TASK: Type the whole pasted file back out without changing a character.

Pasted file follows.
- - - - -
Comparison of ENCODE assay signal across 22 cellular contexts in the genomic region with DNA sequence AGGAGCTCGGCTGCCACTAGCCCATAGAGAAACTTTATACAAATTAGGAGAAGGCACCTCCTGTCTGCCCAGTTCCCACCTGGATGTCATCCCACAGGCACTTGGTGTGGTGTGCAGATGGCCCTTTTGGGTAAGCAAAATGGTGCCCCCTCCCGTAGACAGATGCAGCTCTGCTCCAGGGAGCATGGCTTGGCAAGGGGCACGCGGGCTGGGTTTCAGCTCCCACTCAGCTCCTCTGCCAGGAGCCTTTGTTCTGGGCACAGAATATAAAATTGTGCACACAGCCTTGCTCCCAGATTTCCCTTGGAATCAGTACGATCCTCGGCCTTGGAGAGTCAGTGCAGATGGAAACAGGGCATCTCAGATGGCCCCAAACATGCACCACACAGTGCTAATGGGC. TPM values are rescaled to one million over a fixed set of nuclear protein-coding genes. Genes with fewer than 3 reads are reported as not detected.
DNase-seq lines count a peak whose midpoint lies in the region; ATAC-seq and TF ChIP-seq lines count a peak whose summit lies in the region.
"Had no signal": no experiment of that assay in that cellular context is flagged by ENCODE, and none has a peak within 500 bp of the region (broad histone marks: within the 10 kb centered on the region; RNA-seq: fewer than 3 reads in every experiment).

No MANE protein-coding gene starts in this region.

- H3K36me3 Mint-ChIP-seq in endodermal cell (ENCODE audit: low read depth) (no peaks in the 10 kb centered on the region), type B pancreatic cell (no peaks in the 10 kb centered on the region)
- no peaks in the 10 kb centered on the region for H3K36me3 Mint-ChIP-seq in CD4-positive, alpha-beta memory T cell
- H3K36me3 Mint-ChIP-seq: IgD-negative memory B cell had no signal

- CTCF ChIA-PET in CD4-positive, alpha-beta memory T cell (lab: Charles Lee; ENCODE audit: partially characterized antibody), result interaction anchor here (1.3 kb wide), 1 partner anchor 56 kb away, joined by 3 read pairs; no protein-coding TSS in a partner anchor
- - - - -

Comparison of ENCODE assay signal across 22 cellular contexts in the genomic region with DNA sequence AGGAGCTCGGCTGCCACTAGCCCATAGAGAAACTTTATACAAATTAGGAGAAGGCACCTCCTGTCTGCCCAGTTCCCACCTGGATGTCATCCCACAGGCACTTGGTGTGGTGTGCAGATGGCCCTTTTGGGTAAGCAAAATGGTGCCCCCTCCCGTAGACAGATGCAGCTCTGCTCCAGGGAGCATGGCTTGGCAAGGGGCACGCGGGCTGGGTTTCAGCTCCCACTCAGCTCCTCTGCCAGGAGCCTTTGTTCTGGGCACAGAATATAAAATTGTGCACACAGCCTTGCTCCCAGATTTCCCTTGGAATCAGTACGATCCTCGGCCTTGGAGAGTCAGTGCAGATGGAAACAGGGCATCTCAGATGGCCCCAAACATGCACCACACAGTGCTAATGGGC. TPM values are rescaled to one million over a fixed set of nuclear protein-coding genes. Genes with fewer than 3 reads are reported as not detected.
DNase-seq lines count a peak whose midpoint lies in the region; ATAC-seq and TF ChIP-seq lines count a peak whose summit lies in the region.
"Had no signal": no experiment of that assay in that cellular context is flagged by ENCODE, and none has a peak within 500 bp of the region (broad histone marks: within the 10 kb centered on the region; RNA-seq: fewer than 3 reads in every experiment).

No MANE protein-coding gene starts in this region.

- H3K36me3 Mint-ChIP-seq in endodermal cell (ENCODE audit: low read depth) (no peaks in the 10 kb centered on the region), type B pancreatic cell (no peaks in the 10 kb centered on the region)
- no peaks in the 10 kb centered on the region for H3K36me3 Mint-ChIP-seq in CD4-positive, alpha-beta memory T cell
- H3K36me3 Mint-ChIP-seq: IgD-negative memory B cell had no signal

- CTCF ChIA-PET in CD4-positive, alpha-beta memory T cell (lab: Charles Lee; ENCODE audit: partially characterized antibody), result interaction anchor here (1.3 kb wide), 1 partner anchor 56 kb away, joined by 3 read pairs; no protein-coding TSS in a partner anchor